Sillerman had big plans for the future – including those built upon the licensing rights of baby boomer cultural icons like Elvis. He even had hoped to land some Beatles’ rights, but that did not happen. Still, with Graceland and the Elvis Presley legacy, Sillerman saw new business opportunities ahead. “Does it make sense to invest in Elvis Presley enterprises in Japan? Does it make sense in Germany?,” he asked at the time of the Elvis deal. “Are there things that can be done in other jurisdictions in the United States? The answer to some of the questions is obviously yes,’ he said., “we just don’t know which ones.”There was thinking at the time of possible Elvis-themed venues around the world, prehaps something similar similar to a Hard Rock Café type design. Some observers believed that taking the Elvis brand into foreign markets could dwarf U.S. opportunities. “Put a casino in Macau or Dubai, put a replica of Graceland in Tokyo—the opportunities are huge,” offered one business analyst. EPE’s Jack Soden had also been eyeing the international potential, and he offered one anecdote as an indication that foreign visitors were just as crazy about Elvis as Americans. “The Bolshoi Ballet came en masse to Graceland,” Soden told Fortune magazine in 2005. “All these ballet dancers from Russia were huge Elvis fans, and [their handlers] were asking for our help to get them out of here and back to rehearsal. They had a per diem, and they were missing meals and saving money so they could buy more stuff at the shop.”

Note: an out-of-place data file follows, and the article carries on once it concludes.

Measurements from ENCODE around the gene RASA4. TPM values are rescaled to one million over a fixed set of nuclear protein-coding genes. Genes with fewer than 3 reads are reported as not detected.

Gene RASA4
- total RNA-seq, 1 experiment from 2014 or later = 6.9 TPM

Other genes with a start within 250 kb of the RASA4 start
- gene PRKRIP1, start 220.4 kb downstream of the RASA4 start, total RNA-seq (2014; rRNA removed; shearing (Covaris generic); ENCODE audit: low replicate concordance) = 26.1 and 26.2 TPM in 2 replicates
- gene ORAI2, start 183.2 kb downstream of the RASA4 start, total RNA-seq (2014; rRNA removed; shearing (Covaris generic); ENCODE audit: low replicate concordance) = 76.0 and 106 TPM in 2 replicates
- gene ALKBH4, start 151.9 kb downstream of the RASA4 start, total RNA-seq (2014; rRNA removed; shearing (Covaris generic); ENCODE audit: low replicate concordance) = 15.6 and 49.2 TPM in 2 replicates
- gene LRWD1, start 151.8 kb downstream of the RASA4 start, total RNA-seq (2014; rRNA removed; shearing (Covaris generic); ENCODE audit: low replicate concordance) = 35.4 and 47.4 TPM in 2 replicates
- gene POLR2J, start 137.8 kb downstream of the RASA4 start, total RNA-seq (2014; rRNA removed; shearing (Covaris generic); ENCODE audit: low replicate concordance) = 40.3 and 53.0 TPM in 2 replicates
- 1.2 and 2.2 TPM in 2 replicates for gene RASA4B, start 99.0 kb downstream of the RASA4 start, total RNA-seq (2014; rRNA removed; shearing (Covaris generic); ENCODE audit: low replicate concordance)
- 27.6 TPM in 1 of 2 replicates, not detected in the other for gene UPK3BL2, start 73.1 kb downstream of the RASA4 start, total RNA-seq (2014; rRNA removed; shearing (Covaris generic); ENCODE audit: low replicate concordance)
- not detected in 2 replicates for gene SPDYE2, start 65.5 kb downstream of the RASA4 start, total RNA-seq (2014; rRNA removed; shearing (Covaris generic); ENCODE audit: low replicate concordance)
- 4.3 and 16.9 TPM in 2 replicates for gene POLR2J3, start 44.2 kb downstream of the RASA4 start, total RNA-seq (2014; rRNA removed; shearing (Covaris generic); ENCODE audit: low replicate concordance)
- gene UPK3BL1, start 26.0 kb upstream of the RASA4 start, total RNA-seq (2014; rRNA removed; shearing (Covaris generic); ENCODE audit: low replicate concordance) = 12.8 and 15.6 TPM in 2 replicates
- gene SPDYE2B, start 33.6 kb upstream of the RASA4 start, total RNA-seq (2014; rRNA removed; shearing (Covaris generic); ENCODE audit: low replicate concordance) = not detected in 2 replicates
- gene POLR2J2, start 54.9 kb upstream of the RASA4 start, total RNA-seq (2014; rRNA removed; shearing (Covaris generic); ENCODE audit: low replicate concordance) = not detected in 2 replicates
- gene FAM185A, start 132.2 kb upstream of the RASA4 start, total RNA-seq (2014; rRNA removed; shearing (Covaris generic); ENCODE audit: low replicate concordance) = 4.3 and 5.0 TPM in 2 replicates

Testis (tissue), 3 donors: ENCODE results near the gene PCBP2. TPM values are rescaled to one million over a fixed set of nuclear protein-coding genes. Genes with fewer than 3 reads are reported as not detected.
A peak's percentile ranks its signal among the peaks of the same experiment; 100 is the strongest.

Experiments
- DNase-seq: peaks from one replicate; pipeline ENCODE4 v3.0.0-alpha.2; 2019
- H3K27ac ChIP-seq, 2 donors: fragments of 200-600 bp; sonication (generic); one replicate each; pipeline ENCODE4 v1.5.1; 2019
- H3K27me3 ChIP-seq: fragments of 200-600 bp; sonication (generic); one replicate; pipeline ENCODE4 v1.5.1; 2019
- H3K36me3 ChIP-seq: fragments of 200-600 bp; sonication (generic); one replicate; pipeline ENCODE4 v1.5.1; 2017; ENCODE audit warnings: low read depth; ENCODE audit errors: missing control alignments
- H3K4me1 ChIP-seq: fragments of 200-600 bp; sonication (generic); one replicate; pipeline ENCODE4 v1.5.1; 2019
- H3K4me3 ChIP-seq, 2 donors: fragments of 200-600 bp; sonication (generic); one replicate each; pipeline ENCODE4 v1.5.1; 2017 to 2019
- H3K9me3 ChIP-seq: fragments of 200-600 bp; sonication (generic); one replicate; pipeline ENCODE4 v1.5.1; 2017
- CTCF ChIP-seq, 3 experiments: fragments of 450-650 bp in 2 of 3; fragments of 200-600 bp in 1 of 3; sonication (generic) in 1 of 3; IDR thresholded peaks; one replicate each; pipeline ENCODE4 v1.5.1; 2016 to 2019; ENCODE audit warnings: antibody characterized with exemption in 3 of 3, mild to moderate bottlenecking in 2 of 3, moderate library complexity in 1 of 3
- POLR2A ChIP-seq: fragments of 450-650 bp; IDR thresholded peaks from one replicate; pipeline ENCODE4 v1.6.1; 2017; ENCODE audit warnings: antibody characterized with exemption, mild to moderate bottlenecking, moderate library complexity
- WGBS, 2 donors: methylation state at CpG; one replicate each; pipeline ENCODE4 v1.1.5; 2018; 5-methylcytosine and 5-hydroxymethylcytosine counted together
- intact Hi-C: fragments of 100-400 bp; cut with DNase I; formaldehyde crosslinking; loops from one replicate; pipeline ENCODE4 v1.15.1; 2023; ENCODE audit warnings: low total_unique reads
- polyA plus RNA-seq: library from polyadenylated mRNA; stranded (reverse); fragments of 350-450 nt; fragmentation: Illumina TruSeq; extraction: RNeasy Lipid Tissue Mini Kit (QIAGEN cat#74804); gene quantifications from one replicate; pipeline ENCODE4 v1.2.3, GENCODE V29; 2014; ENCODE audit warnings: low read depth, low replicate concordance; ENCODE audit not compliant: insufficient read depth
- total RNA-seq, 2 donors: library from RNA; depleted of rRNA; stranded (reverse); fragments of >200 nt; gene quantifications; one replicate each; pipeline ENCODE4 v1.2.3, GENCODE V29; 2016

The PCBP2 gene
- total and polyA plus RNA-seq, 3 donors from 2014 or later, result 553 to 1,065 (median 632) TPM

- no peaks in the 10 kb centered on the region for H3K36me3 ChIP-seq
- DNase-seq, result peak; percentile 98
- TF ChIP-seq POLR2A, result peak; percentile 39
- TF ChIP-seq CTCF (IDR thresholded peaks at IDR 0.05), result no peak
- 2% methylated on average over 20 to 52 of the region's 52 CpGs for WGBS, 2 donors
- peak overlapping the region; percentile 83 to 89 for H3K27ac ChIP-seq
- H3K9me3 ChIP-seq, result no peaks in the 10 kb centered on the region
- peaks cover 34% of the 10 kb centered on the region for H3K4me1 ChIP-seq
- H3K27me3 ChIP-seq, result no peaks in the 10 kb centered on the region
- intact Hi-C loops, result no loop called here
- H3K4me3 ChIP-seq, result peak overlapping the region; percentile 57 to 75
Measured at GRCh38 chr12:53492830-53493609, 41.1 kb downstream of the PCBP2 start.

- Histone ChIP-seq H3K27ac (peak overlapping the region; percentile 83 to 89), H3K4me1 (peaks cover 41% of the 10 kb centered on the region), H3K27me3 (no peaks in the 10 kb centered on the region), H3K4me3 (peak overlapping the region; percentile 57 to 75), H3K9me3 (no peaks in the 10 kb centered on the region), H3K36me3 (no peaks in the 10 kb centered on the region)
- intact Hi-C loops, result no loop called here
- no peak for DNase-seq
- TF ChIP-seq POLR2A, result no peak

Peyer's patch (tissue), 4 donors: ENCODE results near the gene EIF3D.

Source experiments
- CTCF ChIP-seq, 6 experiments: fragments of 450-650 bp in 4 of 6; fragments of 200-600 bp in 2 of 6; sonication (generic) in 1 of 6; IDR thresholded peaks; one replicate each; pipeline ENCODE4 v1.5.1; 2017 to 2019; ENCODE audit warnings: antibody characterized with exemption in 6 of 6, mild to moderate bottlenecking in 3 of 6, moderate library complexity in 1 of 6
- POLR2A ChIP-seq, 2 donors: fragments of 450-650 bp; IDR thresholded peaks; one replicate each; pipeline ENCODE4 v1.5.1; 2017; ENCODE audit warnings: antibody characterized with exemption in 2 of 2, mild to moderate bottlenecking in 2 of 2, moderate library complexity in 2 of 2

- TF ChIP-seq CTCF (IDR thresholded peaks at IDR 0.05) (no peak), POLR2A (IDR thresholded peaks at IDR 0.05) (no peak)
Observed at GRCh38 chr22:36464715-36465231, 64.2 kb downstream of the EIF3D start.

In February 2006, Robert Sillerman announced plans to turn Graceland into a much improved tourist destination that would also draw international visitors. What Sillerman had in mind was something on a par with the Disney or Universal theme parks. Graceland and the immediate area would be made over to accommodate a doubling or even tripling of annual visitors, possibly to around 2 million a year. CKX began working with Disney Imagineering based in Orlando, Florida, to improve the tourist area around Graceland. While keeping the historic home intact, the make-over would include a three-mile Elvis Presley Boulevard as an entertainment district near the estate. Elvis Presley Enterprises, meanwhile, had already bought up over 120 acres of land, apartments and existing shops that would make way for the expansion.
There was also some potential for Elvis/Graceland cross-promotion between Sillerman properties and Elvis venues. In May 2006, Sillerman’s American Idol show featured some of its contestants visiting Graceland. Not long thereafter, attendance at Graceland in July 2006 was up six percent over July 2005, which some attributed to the American Idol linkage. And in September 2006, Memphis was one of seven cities where American Idol held auditions. American Idol contestants doing Elvis songs on that show in the future was another distinct possibility.Sillerman was also working on an Elvis venue to be built in Las Vegas. And his firm was helping Cirque du Soleil develop a high-concept production about Elvis that would launch later in Las Vegas and potentially tour the world. That production was planning to use Elvis imagery, music, and artifacts in an artistically-colored act with Cirque du Soleil dancers and trapeze artists.